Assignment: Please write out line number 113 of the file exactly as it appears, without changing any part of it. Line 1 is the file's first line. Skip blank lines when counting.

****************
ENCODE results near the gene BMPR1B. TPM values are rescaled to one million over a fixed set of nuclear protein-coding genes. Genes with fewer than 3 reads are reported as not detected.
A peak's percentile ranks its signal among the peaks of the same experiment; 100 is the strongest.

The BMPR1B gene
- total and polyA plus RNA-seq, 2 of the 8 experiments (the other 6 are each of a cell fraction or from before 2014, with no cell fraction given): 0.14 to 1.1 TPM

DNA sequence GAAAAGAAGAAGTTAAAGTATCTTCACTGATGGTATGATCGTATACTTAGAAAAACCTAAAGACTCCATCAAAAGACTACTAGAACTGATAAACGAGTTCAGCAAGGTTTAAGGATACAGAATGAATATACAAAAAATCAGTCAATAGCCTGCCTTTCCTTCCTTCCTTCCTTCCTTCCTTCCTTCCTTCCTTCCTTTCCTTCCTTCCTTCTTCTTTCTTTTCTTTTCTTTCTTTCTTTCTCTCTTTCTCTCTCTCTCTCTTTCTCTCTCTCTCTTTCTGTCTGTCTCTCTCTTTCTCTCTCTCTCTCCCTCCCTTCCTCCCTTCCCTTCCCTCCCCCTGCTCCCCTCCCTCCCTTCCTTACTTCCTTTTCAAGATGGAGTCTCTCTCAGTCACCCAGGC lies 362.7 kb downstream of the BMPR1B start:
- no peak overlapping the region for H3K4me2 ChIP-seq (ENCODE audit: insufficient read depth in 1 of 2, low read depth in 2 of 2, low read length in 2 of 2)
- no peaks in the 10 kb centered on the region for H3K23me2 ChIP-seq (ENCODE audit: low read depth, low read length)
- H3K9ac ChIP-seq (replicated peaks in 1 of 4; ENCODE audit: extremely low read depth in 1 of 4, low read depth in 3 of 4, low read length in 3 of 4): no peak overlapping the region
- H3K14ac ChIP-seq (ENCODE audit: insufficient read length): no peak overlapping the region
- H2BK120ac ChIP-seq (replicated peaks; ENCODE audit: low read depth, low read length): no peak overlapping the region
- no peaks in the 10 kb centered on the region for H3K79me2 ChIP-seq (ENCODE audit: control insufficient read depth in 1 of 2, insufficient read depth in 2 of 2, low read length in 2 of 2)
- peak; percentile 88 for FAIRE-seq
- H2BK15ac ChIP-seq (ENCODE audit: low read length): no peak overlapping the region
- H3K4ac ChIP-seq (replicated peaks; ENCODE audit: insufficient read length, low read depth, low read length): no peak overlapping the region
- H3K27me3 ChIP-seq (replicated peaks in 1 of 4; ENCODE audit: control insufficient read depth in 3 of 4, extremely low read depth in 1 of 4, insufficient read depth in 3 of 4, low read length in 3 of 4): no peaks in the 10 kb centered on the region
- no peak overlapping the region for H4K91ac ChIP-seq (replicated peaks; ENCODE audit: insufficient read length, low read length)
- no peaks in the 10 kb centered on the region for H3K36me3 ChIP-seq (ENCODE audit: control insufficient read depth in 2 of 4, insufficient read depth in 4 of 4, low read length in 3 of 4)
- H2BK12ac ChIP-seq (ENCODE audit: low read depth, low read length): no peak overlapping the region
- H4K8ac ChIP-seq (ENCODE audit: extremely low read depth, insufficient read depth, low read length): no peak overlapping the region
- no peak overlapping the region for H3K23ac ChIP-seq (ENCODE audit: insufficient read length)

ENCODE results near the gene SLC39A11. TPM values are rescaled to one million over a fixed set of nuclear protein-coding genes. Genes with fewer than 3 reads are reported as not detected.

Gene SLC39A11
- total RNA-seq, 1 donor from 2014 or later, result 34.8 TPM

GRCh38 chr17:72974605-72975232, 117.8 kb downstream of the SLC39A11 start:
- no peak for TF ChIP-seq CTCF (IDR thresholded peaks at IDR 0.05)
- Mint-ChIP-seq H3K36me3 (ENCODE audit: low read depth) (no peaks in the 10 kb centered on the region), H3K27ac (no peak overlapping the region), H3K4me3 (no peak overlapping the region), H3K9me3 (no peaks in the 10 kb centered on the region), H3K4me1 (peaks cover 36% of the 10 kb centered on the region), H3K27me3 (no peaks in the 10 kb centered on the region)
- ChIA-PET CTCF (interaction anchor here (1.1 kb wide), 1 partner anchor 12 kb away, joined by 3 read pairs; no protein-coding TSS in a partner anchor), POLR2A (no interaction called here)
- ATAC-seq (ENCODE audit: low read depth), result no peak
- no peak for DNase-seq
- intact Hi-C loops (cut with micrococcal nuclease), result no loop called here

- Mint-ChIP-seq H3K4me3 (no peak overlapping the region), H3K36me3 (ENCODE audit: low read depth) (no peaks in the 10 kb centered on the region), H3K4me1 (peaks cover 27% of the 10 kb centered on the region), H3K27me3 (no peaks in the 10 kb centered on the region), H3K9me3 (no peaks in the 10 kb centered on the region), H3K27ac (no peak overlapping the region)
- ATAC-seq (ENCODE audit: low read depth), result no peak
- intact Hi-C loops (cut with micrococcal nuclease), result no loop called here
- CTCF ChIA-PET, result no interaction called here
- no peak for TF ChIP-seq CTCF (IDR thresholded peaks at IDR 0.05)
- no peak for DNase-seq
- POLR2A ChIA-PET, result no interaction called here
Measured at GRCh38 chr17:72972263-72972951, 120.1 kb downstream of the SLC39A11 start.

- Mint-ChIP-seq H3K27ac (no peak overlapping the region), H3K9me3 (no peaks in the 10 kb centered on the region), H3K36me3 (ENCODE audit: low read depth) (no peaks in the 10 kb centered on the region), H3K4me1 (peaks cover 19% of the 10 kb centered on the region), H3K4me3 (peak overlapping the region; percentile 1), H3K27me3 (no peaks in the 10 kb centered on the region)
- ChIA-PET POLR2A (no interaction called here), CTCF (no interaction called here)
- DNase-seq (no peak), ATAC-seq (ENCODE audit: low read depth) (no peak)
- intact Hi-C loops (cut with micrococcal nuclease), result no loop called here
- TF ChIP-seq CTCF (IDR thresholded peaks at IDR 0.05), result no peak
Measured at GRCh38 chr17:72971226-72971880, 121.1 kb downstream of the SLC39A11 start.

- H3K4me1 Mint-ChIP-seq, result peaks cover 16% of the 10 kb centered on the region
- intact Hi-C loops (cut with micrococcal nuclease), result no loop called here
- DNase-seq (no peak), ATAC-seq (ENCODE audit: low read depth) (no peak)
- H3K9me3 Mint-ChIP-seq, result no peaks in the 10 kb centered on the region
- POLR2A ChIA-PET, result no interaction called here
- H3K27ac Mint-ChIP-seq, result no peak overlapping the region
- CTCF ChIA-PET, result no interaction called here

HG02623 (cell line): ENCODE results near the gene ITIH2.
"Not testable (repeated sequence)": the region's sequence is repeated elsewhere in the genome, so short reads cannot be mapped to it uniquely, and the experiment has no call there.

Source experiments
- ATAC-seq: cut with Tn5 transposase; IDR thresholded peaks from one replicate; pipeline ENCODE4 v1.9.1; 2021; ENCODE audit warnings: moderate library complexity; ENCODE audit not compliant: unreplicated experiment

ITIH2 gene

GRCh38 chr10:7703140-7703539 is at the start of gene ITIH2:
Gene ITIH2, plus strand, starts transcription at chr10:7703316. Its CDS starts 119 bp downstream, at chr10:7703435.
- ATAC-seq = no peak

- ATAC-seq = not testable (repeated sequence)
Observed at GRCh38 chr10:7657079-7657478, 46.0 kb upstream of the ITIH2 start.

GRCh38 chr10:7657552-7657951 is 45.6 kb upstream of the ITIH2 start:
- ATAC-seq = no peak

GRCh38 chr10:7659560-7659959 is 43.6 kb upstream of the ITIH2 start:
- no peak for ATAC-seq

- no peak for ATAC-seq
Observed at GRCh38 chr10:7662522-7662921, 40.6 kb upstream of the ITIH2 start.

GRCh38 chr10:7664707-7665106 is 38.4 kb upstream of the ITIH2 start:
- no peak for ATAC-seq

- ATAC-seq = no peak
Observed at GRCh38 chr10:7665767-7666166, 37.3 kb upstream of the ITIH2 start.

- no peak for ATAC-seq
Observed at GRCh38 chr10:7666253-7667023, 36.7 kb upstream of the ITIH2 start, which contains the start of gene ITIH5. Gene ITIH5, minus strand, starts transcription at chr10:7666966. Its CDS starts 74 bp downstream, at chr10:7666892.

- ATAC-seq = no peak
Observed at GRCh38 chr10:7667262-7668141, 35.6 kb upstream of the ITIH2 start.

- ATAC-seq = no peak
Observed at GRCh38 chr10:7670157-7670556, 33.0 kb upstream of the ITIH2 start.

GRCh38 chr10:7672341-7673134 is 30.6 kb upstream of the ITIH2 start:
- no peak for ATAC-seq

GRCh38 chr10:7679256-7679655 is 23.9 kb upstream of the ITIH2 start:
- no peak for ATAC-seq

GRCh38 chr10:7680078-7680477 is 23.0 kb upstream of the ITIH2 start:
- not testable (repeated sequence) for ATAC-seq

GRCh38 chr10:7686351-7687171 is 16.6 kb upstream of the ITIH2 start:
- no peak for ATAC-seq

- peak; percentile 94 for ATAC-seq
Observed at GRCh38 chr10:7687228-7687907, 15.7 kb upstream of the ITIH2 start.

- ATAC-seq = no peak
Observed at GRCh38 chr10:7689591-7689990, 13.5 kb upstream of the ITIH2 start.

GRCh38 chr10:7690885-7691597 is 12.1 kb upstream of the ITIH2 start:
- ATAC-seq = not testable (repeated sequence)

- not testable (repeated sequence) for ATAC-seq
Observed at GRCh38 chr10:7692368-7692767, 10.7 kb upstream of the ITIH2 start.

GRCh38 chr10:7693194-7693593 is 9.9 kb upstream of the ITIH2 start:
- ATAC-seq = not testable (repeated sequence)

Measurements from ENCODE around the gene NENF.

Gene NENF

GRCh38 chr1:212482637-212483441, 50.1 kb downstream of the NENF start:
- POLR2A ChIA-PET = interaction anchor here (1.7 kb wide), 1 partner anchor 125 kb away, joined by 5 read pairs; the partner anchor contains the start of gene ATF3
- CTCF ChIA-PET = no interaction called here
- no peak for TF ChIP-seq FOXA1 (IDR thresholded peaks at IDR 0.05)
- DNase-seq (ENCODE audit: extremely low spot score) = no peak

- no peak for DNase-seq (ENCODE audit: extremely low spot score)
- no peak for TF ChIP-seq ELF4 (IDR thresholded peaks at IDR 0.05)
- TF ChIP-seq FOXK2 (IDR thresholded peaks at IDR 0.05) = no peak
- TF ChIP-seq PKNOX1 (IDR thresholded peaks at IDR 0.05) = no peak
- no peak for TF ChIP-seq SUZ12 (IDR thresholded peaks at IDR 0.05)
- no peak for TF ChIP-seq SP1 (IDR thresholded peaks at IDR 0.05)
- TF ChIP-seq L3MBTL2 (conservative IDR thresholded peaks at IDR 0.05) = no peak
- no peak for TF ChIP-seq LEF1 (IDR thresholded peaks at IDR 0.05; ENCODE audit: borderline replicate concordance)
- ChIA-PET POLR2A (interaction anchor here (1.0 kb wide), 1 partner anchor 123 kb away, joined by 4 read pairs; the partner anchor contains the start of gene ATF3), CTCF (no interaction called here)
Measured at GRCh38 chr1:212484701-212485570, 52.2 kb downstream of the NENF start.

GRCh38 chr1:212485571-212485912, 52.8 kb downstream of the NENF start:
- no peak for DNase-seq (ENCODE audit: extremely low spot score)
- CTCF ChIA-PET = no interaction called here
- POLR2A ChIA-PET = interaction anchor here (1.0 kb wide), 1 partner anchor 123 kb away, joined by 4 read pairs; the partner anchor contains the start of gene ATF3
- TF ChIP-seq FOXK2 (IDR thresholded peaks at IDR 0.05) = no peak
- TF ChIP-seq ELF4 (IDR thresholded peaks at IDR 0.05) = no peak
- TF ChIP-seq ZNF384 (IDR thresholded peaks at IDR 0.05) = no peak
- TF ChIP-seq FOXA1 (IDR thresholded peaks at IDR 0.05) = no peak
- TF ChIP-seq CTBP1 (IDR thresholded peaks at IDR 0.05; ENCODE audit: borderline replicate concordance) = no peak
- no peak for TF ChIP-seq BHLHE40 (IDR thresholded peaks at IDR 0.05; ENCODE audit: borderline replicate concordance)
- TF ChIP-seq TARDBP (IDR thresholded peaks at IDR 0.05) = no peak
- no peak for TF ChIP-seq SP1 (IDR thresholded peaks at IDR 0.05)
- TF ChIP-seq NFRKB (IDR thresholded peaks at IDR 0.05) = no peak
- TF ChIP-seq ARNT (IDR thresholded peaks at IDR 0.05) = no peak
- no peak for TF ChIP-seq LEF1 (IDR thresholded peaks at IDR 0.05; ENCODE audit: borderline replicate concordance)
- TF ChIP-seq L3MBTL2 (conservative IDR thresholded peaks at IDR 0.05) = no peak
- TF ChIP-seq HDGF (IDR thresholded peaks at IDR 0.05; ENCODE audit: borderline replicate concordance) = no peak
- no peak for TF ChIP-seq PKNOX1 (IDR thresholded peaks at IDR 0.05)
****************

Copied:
GRCh38 chr1:212485571-212485912, 52.8 kb downstream of the NENF start: